We’ve been hearing about the possibility of self-driving cars for some time now, but what does it take for a car to drive itself? Just a few years ago this technology sounded like something out of the distant future, but it may be closer to becoming reality than you might think.
Here are some of the biggest innovations driving autonomous vehicles:
The blockchain is quietly changing the way the world does business. It’s made up of a series of individual ledgers, each representing a specific transaction. This series of ledgers cannot be altered in any way. The system also protects the privacy of anyone involved in the transaction.
When it comes to self-driving cars, the blockchain will likely be used to support direct payment methods when there’s no one behind the wheel. When passengers pay for a ride, such as those offered by Uber and Lyft, it will be stored in the blockchain for fast, secure payments on the go.
Every vehicle would essentially create its own payment history as it completes various rides throughout the day. This also opens the door for ride-sharing subscription-based services. Passengers may pay a monthly or yearly fee in order to use these cars as they see fit.
Vehicles will access large swathes of data to operate remotely. They will need to sense their surroundings, while navigating to the destination. The latest vehicles come with built-in sensors and cameras for recording their surroundings, but companies need to be able to turn this data into actionable results.
Driving can be anything but predictable. Poor weather, construction and other variables make it difficult for cars to drive autonomously. They may not be equipped to handle these curveballs. Human drivers typically make thousands of decisions behind the wheel without even realizing it. The car would have to do the same in order to complete the trip when faced with the unexpected.
That’s why data is so crucial to the success of self-driving cars. Programs like the blockchain make it easy to store virtually every detail from a person’s trip. As manufacturers develop this technology, the smarter these cars will be. Every car will learn from the previous excursion as it slowly develops the insight to think for itself when faced with different types of challenges.
Self-driving cars will be able to collect data on the existing infrastructure, as well, including the condition of roads, bridges and other factors that affect driving conditions. The car will also record its own performance, so technicians know when to set the car aside for maintenance.
This helps each car prepare for the journey ahead while keeping passengers safe and sound. Customers can use this information to track the company’s performance on the road. The safest software program will eventually win out as automakers compete for the title of world’s safest self-driving car.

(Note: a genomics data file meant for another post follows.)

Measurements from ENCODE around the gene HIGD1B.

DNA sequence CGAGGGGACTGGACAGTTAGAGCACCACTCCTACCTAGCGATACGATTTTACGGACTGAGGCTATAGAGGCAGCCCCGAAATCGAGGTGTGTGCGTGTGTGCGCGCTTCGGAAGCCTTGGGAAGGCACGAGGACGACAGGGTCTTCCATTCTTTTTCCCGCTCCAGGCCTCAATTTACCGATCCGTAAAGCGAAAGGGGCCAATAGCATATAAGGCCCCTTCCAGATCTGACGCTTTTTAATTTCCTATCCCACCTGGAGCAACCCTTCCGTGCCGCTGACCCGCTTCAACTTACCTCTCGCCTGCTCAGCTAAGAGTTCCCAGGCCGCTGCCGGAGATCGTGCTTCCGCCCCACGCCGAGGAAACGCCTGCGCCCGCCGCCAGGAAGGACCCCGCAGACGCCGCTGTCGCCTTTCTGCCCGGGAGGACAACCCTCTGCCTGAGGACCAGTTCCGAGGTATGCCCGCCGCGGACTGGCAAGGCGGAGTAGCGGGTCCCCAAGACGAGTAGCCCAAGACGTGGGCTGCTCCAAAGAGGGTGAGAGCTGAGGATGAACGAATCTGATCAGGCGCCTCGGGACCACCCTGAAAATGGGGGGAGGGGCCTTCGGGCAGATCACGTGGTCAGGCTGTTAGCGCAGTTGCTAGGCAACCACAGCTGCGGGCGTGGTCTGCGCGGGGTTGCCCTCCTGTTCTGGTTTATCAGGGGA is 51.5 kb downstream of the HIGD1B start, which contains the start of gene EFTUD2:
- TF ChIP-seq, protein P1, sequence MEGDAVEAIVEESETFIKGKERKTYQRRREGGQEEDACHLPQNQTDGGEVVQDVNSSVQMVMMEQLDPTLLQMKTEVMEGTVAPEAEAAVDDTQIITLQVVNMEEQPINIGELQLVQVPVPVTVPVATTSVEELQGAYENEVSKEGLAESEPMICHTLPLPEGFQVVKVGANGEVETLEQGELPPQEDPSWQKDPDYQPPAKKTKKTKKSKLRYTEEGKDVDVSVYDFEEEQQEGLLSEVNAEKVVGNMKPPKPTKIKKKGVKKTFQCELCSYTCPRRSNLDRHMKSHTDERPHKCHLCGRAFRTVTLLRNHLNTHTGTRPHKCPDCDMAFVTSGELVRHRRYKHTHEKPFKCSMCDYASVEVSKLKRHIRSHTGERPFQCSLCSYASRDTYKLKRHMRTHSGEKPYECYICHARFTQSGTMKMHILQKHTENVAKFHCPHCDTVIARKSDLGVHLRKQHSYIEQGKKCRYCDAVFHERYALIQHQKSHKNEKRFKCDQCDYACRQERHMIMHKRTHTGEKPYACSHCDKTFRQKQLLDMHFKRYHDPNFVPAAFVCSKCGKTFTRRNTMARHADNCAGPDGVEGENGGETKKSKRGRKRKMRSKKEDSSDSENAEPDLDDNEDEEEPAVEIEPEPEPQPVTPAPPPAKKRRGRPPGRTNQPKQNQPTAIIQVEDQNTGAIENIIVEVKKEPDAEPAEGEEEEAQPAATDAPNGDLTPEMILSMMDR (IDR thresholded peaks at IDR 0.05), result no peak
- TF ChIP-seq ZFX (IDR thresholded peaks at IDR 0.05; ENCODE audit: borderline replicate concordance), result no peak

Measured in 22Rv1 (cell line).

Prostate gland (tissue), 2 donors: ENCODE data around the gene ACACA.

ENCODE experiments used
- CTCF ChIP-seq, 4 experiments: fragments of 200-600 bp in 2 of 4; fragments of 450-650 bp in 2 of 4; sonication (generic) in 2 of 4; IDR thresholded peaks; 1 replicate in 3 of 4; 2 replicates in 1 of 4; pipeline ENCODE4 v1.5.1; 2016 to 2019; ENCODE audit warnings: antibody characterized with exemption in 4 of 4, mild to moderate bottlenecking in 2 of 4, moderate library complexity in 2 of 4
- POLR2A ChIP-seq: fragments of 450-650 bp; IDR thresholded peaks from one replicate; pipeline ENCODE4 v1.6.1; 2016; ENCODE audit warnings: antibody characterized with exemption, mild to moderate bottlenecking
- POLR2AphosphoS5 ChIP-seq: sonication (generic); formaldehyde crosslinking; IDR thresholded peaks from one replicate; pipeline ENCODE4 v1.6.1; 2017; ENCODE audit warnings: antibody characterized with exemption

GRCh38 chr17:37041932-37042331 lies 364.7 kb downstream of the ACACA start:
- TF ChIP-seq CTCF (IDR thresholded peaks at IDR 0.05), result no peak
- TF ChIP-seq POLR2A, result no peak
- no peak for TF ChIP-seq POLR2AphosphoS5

The 5G Revolution
Self-driving cars have traditionally relied on 4G technology, which allows for the streaming of video and data. But the 5G revolution is gaining steam. It was first deployed in 2019 and is considered the eventual successor of 4G.
This new form of interconnectivity will increase the car’s functionality on the road. Instead of sending data back to the original server, 5G-connected vehicles will be able to communicate with each other and even nearby infrastructure in real-time.
Every aspect of the road, including signs, toll booths and other markers, will talk back to the car as it navigates the open road. This will help the car prepare for potential roadblocks along the way, including construction, weather and other potential hazards. The system will alert the driver, as well, helping them avoid a possible collision.
5G will also help with a possible increase in traffic. As these cars learn to communicate with each other, they will learn to move in tandem at faster speeds, so passengers get where they’re going as quickly as possible. Self-driving cars will never take off unless consumers see the value in driverless automation.
Roadblocks for Self-Driving Cars
Despite these major breakthroughs, we’re still a long way from everyone taking self-driving cars to work.
Tesla has been leading the charge for several years now. CEO Elon Musk has been making bold predictions in terms of the future of autonomous vehicles, but the company ran into trouble back in 2019 when one of its self-driving vehicles crashed into a tree in Texas, killing two passengers. Firefighters ended up using 30,000 gallons of water to put out the fire because the car’s battery kept reigniting.
Musk defended his company’s safety track record, saying the car’s Autopilot feature hadn’t been engaged, but the incident got the attention of lawmakers, who are now asking for more regulation to prevent these kinds of accidents from happening again.
Tesla has been tinkering with its Autopilot feature for several years. Drivers have the option of driving the car themselves or letting the machine take over. But this program has yet to go mainstream.
One of the major sticking points is that virtually all U.S. roads are designed for human drivers, not machines. As Musk admitted earlier this year, “A major part of real-world AI has to be solved to make unsupervised, generalized full self-driving work, as the entire road system is designed for biological neural nets with optical imagers.”
The U.S. would need to invest billions of dollars in smart transportation infrastructure, including sensors, cameras and the Internet of Things, all of which would need to communicate with self-driving cars as they pass by.
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Despite the potential for self-driving cars, there’s only so much manufacturers can do to bring the rest of the world up to speed. It may be several years, if not decades, before every road is fitted with the proper technology.
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